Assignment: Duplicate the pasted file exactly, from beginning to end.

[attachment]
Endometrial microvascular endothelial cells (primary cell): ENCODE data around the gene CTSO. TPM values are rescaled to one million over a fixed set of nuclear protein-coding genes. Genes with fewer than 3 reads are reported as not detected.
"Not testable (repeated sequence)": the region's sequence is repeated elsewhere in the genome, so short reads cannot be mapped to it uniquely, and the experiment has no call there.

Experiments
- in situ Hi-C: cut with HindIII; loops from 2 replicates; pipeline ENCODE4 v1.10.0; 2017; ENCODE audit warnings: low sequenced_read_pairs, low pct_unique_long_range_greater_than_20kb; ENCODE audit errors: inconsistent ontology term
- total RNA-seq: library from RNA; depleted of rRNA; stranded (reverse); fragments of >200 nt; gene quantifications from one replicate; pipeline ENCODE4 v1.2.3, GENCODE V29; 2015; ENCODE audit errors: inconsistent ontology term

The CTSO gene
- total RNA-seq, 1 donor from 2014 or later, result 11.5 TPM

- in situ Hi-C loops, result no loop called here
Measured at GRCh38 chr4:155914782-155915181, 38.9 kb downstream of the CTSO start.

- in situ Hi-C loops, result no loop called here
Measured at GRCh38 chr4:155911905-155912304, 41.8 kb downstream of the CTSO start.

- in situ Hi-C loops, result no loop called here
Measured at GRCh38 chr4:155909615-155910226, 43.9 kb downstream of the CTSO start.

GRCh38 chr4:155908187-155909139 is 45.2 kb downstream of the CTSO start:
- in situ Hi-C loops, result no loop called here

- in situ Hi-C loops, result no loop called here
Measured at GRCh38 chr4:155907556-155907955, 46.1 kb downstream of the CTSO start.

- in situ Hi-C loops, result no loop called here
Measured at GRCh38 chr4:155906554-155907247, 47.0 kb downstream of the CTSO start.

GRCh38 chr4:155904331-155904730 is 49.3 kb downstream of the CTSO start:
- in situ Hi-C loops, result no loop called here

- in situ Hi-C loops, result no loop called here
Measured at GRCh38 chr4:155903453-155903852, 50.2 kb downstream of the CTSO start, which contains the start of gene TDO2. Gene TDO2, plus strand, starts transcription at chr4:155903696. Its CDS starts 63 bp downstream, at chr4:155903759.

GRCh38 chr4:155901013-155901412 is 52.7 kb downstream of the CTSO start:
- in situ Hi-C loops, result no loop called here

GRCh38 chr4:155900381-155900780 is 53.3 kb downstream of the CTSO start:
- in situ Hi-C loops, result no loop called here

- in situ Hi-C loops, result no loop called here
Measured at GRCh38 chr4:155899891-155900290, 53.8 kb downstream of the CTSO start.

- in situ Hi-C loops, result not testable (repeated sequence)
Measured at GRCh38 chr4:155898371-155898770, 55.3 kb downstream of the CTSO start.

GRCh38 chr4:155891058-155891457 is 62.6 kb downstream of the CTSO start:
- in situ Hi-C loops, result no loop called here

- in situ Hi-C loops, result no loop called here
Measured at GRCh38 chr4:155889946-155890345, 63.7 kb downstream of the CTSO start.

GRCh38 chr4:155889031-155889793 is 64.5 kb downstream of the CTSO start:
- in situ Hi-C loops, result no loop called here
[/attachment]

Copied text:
Endometrial microvascular endothelial cells (primary cell): ENCODE data around the gene CTSO. TPM values are rescaled to one million over a fixed set of nuclear protein-coding genes. Genes with fewer than 3 reads are reported as not detected.
"Not testable (repeated sequence)": the region's sequence is repeated elsewhere in the genome, so short reads cannot be mapped to it uniquely, and the experiment has no call there.

Experiments
- in situ Hi-C: cut with HindIII; loops from 2 replicates; pipeline ENCODE4 v1.10.0; 2017; ENCODE audit warnings: low sequenced_read_pairs, low pct_unique_long_range_greater_than_20kb; ENCODE audit errors: inconsistent ontology term
- total RNA-seq: library from RNA; depleted of rRNA; stranded (reverse); fragments of >200 nt; gene quantifications from one replicate; pipeline ENCODE4 v1.2.3, GENCODE V29; 2015; ENCODE audit errors: inconsistent ontology term

The CTSO gene
- total RNA-seq, 1 donor from 2014 or later, result 11.5 TPM

- in situ Hi-C loops, result no loop called here
Measured at GRCh38 chr4:155914782-155915181, 38.9 kb downstream of the CTSO start.

- in situ Hi-C loops, result no loop called here
Measured at GRCh38 chr4:155911905-155912304, 41.8 kb downstream of the CTSO start.

- in situ Hi-C loops, result no loop called here
Measured at GRCh38 chr4:155909615-155910226, 43.9 kb downstream of the CTSO start.

GRCh38 chr4:155908187-155909139 is 45.2 kb downstream of the CTSO start:
- in situ Hi-C loops, result no loop called here

- in situ Hi-C loops, result no loop called here
Measured at GRCh38 chr4:155907556-155907955, 46.1 kb downstream of the CTSO start.

- in situ Hi-C loops, result no loop called here
Measured at GRCh38 chr4:155906554-155907247, 47.0 kb downstream of the CTSO start.

GRCh38 chr4:155904331-155904730 is 49.3 kb downstream of the CTSO start:
- in situ Hi-C loops, result no loop called here

- in situ Hi-C loops, result no loop called here
Measured at GRCh38 chr4:155903453-155903852, 50.2 kb downstream of the CTSO start, which contains the start of gene TDO2. Gene TDO2, plus strand, starts transcription at chr4:155903696. Its CDS starts 63 bp downstream, at chr4:155903759.

GRCh38 chr4:155901013-155901412 is 52.7 kb downstream of the CTSO start:
- in situ Hi-C loops, result no loop called here

GRCh38 chr4:155900381-155900780 is 53.3 kb downstream of the CTSO start:
- in situ Hi-C loops, result no loop called here

- in situ Hi-C loops, result no loop called here
Measured at GRCh38 chr4:155899891-155900290, 53.8 kb downstream of the CTSO start.

- in situ Hi-C loops, result not testable (repeated sequence)
Measured at GRCh38 chr4:155898371-155898770, 55.3 kb downstream of the CTSO start.

GRCh38 chr4:155891058-155891457 is 62.6 kb downstream of the CTSO start:
- in situ Hi-C loops, result no loop called here

- in situ Hi-C loops, result no loop called here
Measured at GRCh38 chr4:155889946-155890345, 63.7 kb downstream of the CTSO start.

GRCh38 chr4:155889031-155889793 is 64.5 kb downstream of the CTSO start:
- in situ Hi-C loops, result no loop called here